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National conservation goal: 30% of U.S. land and water

The Biden administration announced a 10-year, voluntary and locally led drive to conserve 30% of U.S. land and coastal waters by 2030, an idea President Biden broached in January. “This is the first national conservation goal we have ever set as a country,” Gina McCarthy, the White House climate adviser, said Thursday during a rollout that featured three cabinet secretaries.

Priorities for the initiative include the creation of parks in “nature-deprived communities”; incentives for voluntary stewardship by fishers, farmers, ranchers, and foresters; and job creation in land and water projects through the Civilian Climate Corps.

McCarthy and the secretaries of the Interior, Commerce, and Agriculture departments stressed that progress would be shaped by local, voluntary efforts. It plans continued discussions with interested groups. “Where this path leads over the next decade will be determined not by our agencies but by the ideas and leadership of local communities,” said a report written by the three departments and the Council on Environmental Quality.

The largest U.S. farm group said the proposal lacked specifics, although it recognized “important principals such as incentive-based voluntary conservation, protecting personal and property rights, and continued ranching on public lands.” Zippy Duvall, president of the American Farm Bureau Federation, said the group would work with the USDA “to ensure the details live up to promises to protect American agriculture.”

“Today’s report understands the valuable work that family farmers are already doing to improve soil, water, and air quality, and commits to advancing that work in the future,” said the National Farmers Union, the second-largest farm group. More than four of every 10 acres of land in the United States is operated by farmers or ranchers.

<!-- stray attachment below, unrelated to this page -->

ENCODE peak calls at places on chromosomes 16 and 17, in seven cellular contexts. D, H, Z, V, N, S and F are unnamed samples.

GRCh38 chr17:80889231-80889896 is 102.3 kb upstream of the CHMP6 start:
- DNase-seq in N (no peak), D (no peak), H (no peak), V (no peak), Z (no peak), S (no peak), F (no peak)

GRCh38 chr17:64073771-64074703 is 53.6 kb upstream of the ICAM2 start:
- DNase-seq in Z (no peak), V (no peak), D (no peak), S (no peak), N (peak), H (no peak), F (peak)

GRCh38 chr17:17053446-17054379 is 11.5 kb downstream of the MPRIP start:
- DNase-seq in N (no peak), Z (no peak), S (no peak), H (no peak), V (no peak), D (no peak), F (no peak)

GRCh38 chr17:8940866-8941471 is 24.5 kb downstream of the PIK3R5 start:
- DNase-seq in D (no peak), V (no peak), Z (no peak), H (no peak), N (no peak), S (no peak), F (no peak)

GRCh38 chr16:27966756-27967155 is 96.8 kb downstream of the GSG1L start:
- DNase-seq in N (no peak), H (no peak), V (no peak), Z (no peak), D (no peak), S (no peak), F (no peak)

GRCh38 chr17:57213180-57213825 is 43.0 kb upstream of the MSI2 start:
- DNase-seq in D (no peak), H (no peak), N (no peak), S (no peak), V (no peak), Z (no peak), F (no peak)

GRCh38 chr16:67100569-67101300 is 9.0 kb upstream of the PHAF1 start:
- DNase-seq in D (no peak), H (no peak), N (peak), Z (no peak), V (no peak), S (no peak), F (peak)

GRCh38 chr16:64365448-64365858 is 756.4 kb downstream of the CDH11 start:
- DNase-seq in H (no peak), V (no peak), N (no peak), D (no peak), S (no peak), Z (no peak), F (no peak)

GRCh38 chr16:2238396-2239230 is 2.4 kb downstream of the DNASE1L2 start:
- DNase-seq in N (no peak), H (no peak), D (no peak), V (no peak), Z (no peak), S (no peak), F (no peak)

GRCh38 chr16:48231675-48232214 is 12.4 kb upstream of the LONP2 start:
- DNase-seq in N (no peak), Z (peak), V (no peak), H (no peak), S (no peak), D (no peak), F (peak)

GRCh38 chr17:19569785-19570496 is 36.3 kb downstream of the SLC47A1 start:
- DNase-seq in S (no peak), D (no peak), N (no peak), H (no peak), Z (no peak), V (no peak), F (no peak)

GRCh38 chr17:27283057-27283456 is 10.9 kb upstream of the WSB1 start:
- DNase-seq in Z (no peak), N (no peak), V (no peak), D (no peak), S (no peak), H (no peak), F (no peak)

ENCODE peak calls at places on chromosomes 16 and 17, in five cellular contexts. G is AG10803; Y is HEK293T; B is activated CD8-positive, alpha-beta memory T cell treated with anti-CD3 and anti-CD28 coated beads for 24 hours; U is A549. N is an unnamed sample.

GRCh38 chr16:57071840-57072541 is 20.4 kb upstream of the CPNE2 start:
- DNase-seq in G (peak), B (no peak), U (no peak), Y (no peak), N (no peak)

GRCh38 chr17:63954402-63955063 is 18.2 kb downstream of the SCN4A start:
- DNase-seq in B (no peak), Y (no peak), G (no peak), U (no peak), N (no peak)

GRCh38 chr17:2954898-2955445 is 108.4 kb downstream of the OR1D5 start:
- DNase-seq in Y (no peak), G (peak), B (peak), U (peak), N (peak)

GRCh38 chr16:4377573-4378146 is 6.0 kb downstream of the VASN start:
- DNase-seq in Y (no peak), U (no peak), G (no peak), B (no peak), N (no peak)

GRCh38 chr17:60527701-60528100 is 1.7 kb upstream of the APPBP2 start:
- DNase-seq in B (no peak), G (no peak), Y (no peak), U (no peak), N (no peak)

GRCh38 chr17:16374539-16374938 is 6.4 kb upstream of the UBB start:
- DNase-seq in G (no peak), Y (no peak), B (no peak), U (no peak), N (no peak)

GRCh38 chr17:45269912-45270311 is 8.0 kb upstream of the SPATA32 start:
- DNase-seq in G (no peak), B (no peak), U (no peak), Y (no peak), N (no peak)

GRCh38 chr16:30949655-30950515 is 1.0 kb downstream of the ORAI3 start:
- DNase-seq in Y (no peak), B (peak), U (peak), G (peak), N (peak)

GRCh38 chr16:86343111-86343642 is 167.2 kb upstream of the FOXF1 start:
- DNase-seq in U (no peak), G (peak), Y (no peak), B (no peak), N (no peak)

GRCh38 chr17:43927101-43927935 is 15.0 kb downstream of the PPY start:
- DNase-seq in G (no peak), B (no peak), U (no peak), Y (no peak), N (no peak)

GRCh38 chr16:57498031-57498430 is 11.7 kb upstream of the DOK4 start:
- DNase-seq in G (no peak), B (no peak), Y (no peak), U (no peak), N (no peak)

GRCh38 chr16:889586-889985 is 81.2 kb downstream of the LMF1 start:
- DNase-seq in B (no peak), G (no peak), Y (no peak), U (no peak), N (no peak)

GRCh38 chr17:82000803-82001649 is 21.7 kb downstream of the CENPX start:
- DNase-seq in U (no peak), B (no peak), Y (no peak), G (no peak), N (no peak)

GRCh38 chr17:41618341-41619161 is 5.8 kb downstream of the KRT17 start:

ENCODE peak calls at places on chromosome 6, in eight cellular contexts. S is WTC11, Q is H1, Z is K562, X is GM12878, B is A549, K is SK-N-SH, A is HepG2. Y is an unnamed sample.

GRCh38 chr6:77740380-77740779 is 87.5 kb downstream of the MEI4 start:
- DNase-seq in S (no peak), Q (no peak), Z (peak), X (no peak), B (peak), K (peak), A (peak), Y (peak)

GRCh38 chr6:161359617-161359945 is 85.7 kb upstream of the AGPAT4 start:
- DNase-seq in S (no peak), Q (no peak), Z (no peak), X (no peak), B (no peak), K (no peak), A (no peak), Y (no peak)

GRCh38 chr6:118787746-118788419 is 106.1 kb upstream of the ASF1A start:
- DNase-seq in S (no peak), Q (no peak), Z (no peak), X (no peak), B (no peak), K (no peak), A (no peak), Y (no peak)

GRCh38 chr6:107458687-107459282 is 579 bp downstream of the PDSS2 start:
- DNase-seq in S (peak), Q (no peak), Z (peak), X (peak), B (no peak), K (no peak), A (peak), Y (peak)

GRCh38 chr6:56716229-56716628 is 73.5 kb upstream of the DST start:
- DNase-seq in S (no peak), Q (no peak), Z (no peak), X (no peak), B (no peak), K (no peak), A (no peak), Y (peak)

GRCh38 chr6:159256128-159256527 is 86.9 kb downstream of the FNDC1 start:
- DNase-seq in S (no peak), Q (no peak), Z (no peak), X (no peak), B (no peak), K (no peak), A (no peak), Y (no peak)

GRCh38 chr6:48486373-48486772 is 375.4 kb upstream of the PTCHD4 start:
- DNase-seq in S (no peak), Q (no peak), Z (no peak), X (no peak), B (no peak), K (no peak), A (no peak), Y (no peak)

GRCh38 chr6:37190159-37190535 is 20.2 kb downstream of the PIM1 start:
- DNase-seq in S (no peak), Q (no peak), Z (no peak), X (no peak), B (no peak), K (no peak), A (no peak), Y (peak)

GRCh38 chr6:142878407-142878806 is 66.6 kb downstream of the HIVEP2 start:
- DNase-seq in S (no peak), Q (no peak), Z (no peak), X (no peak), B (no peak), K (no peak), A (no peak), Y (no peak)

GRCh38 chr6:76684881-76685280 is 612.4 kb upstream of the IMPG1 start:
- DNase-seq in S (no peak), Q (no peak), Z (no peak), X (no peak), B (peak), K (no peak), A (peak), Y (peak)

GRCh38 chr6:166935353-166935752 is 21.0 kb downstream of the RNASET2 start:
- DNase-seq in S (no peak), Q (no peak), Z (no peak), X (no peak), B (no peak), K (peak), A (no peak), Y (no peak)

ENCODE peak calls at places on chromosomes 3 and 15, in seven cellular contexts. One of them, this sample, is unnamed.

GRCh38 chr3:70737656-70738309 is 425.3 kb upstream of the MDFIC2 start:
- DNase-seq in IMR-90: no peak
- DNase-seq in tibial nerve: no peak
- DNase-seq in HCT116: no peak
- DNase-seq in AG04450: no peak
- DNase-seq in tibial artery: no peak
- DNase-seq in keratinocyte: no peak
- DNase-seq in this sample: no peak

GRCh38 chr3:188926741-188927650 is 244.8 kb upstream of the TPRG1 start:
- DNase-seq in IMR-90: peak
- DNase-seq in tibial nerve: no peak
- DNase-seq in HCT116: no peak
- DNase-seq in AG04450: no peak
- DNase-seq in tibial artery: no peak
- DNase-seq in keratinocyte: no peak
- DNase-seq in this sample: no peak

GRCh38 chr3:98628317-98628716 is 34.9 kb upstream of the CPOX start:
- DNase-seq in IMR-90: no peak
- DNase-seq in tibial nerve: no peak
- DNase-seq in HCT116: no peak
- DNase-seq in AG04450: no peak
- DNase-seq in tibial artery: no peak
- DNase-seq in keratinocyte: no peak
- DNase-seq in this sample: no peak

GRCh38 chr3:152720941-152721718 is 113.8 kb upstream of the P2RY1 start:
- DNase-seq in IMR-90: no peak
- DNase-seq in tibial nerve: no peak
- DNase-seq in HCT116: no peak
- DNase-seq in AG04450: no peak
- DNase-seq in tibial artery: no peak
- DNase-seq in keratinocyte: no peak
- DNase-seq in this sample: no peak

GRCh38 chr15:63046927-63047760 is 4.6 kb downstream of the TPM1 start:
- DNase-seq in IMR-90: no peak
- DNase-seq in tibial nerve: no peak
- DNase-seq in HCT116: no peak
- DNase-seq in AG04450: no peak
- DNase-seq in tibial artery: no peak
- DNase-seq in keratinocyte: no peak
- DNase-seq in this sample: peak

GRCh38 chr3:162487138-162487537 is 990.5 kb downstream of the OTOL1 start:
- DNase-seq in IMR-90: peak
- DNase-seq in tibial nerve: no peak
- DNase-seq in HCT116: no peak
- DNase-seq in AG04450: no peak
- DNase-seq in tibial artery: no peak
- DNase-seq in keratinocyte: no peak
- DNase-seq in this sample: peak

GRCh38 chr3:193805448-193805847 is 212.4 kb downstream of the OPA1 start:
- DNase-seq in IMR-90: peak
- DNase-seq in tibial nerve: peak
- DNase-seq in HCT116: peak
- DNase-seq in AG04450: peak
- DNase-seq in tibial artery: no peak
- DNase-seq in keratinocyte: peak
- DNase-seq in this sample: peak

Agriculture Secretary Tom Vilsack said the USDA would utilize existing programs, such as the Conservation Reserve, with increased funding to encourage stewardship. The USDA is offering higher rental rates and incentive payments, including a new “climate-smart practice” payment, to encourage landowners to idle 4 million acres of fragile farmland for at least 10 years.

“It will take more resources than we had in the past,” said Vilsack, who described “30 by 30” as “a win for voluntary conservation practices on working lands.”

During a teleconference, McCarthy declined to put a price tag on the initiative. Some voluntary stewardship programs are already in place, she said, and legislation, such as the 2020 Great American Outdoors Act, could underwrite conservation work. The act provides up to $9 billion for maintenance at national parks and on federal lands.

“This is an exciting start but not the end,” said McCarthy. Interior Secretary Deb Haaland and Commerce Secretary Gina Raimondo separately reiterated that point.

To track progress, the report called for the compiling of a conservation and stewardship atlas. It would document voluntary stewardship by landowners, contributions by fishery management councils, and other existing conservation designations on land and waters across the country.

About 12% of U.S. land and 26% of its “ocean territories” are under some form of environmental protection, said Yale Climate Connection earlier this year. “Getting to 30% on land has a long way to go.” Private land would be a crucial part of the effort. Half of U.S. forestland, for example, is privately owned.

“The good news is that communities across the country are already working to protect everything from wilderness to local parks,” said the Sierra Club in applauding the “30 by 30” initiative. “Strong partnerships and an expanded vision of what it means to protect nature will help us reach the 30% target, expand equitable access to the outdoors, and fight the climate crisis.”

To read the report, “Conserving and Restoring America the Beautiful,” click here.

Produced with FERN, non-profit reporting on food, agriculture, and environmental health.
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